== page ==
Kila Raipur organisers, animal welfare body on collision course

  • Sumeer Singh, Hindustan Times, Ludhiana
  • Updated: Jan 23, 2015 08:45 IST

With only a week to go before the Kila Raipur Sports Festival, billed as Punjab’s ‘rural Olympics’, the organisers are on a collision course with the Animal Welfare Board of India (AWBI) over bullock-cart races.

Armed with a Supreme Court order from May last year, the AWBI says the SC “disallowed” any sporting event which is cruel to animals, including bulls. But the organising body, Grewal Sports Association, is adamant that the race would be held this year too.

Bullock-cart races are arguably the most sought-after event from among the 40-odd events at the games, for which spectators not only from the state but from other countries visit the village, 24km from Ludhiana, where the games are held every year. To be held from January 29 to February 1, this year would be the 79th edition of the games.

The event had first run into controversy in 2012 following objections from animal protection groups after which it was withdrawn that year. However, it made a comeback in 2013 and was a part of the games last year as well.

In a landmark judgment in May 2014, the apex court had banned the use of bulls in races, or any form of competition or fights of bulls across the country. The AWBI, an advisory body of the government, was asked by the court to monitor such events.

Vinod Kumar, assistant secretary of the board headquartered in Chennai, said, “We have intimated all the state heads of the board against holding events that result in cruelty to animals.”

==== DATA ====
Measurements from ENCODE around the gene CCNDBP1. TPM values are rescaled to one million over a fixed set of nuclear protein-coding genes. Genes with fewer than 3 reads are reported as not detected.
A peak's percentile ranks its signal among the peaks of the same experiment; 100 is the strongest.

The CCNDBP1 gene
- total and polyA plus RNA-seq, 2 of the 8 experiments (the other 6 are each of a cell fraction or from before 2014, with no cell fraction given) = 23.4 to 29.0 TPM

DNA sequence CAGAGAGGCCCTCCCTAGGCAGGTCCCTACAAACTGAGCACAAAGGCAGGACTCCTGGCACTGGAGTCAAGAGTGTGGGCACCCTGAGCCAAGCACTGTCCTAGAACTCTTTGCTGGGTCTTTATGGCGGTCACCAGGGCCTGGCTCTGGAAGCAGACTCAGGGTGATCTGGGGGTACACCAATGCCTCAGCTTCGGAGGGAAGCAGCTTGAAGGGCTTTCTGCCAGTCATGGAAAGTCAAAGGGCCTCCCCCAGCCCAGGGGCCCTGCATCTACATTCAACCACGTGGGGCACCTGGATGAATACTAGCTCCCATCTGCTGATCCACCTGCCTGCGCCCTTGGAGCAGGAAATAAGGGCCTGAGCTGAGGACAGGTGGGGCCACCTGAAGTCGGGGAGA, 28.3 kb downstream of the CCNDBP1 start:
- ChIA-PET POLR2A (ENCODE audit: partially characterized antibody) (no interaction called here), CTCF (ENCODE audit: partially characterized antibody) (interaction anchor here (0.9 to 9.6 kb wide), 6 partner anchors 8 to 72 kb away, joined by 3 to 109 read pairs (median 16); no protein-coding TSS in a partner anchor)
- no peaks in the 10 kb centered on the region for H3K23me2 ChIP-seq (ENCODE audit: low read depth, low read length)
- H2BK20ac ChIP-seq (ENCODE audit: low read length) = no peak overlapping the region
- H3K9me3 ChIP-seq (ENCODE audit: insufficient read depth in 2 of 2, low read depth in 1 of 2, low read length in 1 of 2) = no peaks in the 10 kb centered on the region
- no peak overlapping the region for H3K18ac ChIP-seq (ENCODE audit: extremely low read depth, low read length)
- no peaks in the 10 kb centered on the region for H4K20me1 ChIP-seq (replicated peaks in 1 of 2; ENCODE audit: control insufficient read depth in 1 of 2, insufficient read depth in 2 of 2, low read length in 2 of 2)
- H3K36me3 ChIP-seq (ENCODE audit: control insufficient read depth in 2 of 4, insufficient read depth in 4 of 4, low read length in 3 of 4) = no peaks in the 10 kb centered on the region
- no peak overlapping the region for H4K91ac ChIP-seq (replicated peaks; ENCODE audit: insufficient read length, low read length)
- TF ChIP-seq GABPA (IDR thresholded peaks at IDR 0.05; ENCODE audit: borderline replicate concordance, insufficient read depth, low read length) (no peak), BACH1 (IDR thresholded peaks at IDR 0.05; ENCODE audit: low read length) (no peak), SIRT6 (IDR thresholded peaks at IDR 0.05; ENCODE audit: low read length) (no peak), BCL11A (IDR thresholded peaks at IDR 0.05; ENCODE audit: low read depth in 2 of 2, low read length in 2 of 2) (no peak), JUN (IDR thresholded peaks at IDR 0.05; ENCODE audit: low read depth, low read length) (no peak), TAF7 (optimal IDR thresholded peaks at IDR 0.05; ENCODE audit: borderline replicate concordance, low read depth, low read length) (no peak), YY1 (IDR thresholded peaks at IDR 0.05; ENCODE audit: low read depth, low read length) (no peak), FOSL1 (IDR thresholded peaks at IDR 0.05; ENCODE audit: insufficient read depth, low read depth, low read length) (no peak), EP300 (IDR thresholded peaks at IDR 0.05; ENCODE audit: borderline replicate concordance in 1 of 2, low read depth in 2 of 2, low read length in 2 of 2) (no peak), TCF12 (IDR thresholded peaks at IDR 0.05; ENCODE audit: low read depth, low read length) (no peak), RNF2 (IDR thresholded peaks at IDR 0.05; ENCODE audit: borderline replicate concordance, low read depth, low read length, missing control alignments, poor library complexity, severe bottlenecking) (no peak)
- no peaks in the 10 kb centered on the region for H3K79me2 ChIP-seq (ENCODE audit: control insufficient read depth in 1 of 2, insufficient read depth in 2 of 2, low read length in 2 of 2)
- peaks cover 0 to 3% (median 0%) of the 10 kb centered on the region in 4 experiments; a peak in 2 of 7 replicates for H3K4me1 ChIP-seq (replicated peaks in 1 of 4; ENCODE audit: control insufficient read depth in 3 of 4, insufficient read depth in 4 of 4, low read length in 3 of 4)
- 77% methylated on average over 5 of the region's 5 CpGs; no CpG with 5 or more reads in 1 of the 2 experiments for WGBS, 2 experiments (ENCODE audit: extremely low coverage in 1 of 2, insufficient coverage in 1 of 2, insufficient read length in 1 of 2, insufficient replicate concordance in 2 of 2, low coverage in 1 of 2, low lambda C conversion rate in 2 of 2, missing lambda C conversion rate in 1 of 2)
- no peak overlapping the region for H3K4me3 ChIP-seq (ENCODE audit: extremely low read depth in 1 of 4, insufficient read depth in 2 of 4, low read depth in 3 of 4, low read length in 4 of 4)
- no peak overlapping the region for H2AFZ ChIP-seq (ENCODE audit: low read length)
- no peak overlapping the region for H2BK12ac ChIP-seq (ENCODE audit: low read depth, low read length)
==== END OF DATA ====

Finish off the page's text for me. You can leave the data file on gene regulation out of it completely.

However, when contacted, general secretary of Grewal Sports Association (GSA) Paramjeet Singh said, “These rural games are our tradition that we have been following for decades now. We ensure that no cruelty is inflicted upon any animal during the festival and take all precautionary measures.”

Sandeep Jain, who represents Ludhiana on the AWBI, said the government was duly intimated about the SC orders, and holding any such event would be contempt of court. “Organisers of such events in the northern states must learn from their southern counterparts who did not hold several popular events after the SC order,” he added.

But GSA secretary Balwinder Singh Jagga argued that the bullock-cart race was not a violation of the SC order. “We have invited all animal welfare bodies and requested them to visit the games and monitor the entire event to see if any animal is being treated cruelly,” he said, adding that they had not received any official intimation of any ban.

Punjab animal husbandry department director HS Sangha said, “We have not issued any written notice to the organisers as they are already aware of the Supreme Court’s directions. I will check if we can write to the organisers.”

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